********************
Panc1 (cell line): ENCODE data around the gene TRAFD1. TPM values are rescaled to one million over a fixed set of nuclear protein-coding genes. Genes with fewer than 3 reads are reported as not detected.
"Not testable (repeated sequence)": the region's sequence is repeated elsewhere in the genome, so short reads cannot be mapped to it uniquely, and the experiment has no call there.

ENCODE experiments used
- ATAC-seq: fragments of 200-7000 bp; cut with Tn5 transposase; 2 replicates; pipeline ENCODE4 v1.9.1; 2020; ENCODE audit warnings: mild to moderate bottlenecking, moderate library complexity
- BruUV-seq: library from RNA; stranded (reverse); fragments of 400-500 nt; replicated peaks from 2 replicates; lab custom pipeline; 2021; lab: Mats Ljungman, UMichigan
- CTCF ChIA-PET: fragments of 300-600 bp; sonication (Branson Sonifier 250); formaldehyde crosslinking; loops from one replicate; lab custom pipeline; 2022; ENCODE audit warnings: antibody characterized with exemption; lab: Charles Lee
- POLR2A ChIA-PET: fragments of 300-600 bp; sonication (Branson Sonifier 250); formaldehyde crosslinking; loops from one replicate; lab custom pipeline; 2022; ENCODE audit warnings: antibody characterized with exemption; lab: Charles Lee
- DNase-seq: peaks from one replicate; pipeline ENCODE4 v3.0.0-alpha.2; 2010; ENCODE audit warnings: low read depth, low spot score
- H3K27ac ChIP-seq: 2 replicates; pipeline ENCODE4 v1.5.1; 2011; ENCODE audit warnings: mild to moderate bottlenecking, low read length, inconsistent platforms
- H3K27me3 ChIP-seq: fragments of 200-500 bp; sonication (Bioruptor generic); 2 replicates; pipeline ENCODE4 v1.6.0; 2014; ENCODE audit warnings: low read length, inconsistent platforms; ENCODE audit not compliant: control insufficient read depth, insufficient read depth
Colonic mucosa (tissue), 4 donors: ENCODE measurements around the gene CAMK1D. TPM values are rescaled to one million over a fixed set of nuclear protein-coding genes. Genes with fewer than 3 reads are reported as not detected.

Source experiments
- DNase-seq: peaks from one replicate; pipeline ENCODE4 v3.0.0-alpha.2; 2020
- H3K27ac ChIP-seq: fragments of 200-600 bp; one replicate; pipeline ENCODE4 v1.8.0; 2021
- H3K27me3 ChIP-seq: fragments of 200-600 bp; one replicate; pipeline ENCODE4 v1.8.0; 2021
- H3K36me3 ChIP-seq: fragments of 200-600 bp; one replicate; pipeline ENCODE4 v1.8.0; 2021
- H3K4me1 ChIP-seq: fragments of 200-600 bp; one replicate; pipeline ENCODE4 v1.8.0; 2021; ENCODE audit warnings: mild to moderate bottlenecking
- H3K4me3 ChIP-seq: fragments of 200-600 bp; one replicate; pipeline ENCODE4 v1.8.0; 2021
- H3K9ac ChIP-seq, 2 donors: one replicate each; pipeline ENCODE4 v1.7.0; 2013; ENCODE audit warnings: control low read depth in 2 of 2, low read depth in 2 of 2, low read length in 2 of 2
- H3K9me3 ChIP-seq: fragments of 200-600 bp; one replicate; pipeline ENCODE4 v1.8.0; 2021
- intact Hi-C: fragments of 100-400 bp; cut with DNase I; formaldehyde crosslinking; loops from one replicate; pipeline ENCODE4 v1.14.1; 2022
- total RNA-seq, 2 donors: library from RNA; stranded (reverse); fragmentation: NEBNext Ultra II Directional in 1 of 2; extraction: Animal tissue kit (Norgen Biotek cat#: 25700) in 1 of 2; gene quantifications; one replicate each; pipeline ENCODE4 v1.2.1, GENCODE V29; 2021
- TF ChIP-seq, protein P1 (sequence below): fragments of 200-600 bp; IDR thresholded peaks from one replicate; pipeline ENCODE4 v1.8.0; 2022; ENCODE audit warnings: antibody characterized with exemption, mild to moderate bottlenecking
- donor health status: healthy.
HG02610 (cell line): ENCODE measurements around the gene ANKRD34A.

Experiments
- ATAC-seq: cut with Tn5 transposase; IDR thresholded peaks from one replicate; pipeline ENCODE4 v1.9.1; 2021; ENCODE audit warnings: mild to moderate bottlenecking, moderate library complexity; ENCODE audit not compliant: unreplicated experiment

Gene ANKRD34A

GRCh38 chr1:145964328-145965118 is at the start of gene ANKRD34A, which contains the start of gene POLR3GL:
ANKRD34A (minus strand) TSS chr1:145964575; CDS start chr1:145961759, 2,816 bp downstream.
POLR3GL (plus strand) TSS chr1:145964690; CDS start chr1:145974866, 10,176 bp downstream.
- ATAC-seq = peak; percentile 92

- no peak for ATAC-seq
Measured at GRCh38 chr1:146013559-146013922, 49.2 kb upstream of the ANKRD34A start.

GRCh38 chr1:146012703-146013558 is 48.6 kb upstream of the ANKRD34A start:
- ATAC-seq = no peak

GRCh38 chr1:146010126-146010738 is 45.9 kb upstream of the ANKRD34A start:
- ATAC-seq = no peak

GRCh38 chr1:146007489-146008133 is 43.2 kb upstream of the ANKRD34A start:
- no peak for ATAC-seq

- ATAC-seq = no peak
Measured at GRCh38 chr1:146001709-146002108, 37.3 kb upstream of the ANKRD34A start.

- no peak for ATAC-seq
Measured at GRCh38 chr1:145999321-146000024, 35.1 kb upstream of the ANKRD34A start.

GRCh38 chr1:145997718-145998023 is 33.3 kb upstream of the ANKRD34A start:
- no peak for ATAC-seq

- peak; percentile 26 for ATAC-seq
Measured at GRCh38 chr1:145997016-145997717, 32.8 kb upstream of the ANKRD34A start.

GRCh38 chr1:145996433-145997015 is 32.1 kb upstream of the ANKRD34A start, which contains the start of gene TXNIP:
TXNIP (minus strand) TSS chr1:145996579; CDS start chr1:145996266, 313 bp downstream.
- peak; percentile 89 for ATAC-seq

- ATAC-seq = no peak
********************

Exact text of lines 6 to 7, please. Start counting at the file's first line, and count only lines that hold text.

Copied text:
- CTCF ChIA-PET: fragments of 300-600 bp; sonication (Branson Sonifier 250); formaldehyde crosslinking; loops from one replicate; lab custom pipeline; 2022; ENCODE audit warnings: antibody characterized with exemption; lab: Charles Lee
- POLR2A ChIA-PET: fragments of 300-600 bp; sonication (Branson Sonifier 250); formaldehyde crosslinking; loops from one replicate; lab custom pipeline; 2022; ENCODE audit warnings: antibody characterized with exemption; lab: Charles Lee